It is never good to put a ban on something that does not harm anyone and on something which a lot of people, which should actually be their rights. For example, let us take the ban on smart phone unlocking. We pay for the smart phone, and we pay to the carrier. When this is the situation, why are we not allowed to unlock our smart phones and switch to any carrier we want? Well, this really sounds horrible.
The wireless carriers are against the unlocking of smart phones for a reason, and it is a legit one. But we, as consumers, are just not ready to accept it. Once this decision was made public, the online community of smart phone users and unlockers was very disappointed. This lead to the online uproar, and as a result, the Federal Communications Commission has said that it is going to look into the situation and investigate the same.
Gregory Fernestein of Tech Crunch writes:
“The “ban raises competition concerns; it raises innovation concerns,” FCC Chairman Julius Genachowski told me last night at a TechCrunch CrunchGov event at our San Francisco headquarters.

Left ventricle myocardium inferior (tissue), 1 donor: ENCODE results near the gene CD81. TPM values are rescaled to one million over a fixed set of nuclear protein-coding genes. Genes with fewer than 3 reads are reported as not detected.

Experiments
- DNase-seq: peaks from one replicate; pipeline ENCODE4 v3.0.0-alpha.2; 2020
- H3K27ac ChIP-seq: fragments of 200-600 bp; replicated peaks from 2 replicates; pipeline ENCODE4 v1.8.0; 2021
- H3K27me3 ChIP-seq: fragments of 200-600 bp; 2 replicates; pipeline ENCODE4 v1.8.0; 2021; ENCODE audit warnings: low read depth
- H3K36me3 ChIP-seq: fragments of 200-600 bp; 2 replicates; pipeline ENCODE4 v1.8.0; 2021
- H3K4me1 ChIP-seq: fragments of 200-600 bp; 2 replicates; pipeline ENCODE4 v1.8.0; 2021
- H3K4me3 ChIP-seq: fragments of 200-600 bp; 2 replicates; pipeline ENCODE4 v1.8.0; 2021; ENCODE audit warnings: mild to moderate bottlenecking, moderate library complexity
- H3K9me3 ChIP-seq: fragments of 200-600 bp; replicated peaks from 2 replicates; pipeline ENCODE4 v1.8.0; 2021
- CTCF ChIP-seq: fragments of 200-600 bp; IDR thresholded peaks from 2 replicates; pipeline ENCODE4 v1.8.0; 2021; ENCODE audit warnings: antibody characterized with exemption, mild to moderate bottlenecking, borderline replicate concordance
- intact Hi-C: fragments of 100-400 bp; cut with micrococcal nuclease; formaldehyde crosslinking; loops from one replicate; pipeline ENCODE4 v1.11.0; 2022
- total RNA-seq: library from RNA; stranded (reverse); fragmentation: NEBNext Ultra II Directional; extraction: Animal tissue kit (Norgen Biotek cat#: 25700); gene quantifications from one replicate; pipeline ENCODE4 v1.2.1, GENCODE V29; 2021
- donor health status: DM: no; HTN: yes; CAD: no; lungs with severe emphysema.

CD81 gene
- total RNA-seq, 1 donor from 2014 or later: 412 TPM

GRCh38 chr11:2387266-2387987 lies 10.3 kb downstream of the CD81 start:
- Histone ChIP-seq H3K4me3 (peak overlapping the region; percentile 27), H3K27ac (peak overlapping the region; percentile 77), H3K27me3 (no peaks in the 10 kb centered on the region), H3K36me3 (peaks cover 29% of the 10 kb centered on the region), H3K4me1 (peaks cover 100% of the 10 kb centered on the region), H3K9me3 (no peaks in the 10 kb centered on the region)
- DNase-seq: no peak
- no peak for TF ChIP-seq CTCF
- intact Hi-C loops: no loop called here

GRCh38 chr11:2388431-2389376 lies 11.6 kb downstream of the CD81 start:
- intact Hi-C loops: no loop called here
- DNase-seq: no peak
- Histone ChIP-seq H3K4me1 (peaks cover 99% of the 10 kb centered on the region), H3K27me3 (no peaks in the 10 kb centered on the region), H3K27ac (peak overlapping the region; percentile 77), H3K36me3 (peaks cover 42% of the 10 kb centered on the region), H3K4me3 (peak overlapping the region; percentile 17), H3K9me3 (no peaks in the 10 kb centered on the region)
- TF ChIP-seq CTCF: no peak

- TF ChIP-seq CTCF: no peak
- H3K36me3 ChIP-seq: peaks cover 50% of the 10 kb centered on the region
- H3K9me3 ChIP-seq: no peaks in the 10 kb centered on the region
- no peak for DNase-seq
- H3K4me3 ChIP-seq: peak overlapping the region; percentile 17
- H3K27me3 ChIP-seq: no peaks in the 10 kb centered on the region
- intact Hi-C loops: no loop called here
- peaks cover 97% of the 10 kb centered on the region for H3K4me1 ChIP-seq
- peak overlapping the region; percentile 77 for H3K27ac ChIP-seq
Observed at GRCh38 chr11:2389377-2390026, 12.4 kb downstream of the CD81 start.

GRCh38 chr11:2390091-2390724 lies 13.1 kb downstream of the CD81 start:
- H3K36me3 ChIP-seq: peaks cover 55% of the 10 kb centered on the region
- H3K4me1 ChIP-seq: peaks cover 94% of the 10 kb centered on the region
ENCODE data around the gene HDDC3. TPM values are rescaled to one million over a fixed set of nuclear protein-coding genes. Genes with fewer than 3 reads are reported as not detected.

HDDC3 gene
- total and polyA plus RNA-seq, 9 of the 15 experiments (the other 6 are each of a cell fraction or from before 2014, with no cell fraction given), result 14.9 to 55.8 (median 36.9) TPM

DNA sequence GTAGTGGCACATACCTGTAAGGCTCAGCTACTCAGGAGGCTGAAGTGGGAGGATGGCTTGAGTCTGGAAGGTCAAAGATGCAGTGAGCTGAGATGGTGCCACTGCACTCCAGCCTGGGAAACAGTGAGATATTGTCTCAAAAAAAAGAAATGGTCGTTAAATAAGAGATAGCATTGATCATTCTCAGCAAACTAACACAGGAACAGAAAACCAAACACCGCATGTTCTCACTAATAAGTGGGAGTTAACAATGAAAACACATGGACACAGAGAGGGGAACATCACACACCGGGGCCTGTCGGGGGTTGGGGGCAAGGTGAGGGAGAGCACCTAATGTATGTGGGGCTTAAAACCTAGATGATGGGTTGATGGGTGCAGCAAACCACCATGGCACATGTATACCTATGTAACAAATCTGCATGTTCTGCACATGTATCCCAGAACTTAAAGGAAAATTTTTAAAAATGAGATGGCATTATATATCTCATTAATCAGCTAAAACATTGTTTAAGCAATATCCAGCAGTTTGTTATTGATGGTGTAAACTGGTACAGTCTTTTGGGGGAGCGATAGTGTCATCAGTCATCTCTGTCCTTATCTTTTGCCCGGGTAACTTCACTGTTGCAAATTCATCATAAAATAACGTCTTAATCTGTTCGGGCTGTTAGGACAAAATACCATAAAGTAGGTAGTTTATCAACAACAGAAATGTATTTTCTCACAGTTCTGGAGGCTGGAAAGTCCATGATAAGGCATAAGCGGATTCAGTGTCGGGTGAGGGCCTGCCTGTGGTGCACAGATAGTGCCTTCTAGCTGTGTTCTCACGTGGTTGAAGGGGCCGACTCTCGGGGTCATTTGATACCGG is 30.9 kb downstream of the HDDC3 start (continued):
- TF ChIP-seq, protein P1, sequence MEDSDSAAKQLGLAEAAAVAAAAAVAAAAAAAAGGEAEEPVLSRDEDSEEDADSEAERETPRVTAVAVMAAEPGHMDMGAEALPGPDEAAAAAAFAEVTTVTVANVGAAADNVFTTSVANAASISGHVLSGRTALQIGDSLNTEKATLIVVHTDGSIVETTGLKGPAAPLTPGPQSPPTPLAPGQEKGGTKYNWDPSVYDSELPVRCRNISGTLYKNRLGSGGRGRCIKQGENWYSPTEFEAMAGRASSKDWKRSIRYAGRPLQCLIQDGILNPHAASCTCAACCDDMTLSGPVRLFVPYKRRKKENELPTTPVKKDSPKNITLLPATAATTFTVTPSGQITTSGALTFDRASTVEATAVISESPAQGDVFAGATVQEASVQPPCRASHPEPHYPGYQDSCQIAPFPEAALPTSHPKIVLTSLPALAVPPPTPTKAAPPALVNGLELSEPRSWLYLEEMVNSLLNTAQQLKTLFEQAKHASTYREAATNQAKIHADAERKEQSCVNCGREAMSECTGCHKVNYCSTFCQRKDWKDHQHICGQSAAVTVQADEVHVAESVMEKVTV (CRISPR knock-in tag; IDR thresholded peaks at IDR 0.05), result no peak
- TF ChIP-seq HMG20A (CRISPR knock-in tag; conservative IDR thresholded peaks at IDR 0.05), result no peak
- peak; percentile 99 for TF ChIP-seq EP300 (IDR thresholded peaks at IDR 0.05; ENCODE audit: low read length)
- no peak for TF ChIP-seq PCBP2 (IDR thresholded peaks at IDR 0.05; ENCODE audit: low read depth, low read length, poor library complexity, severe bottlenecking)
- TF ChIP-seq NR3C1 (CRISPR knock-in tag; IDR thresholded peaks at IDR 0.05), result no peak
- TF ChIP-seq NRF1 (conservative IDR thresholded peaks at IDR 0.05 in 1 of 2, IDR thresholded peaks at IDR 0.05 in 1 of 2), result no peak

Until earlier this year, consumers were free to “unlock” their smartphones, which permitted them to switch carriers. For six years, the Library of Congress exempted cell phone unlocks from the Digital Millennium Copyright Act, which bans “circumvention” of copy protection schemes. The decision was reversed during the last round of triennial reviews.”
It is important to note that Julius Genachowski actually did not promise anything. The Chairman of the Federal Communications Commission has told that he will into it and see if there is anything he can do about it. If there is a way of trying to let users unlock their smart phones, the Chairman said that it will be done, probably. But it is never true until it happens.
Source: Tech Crunch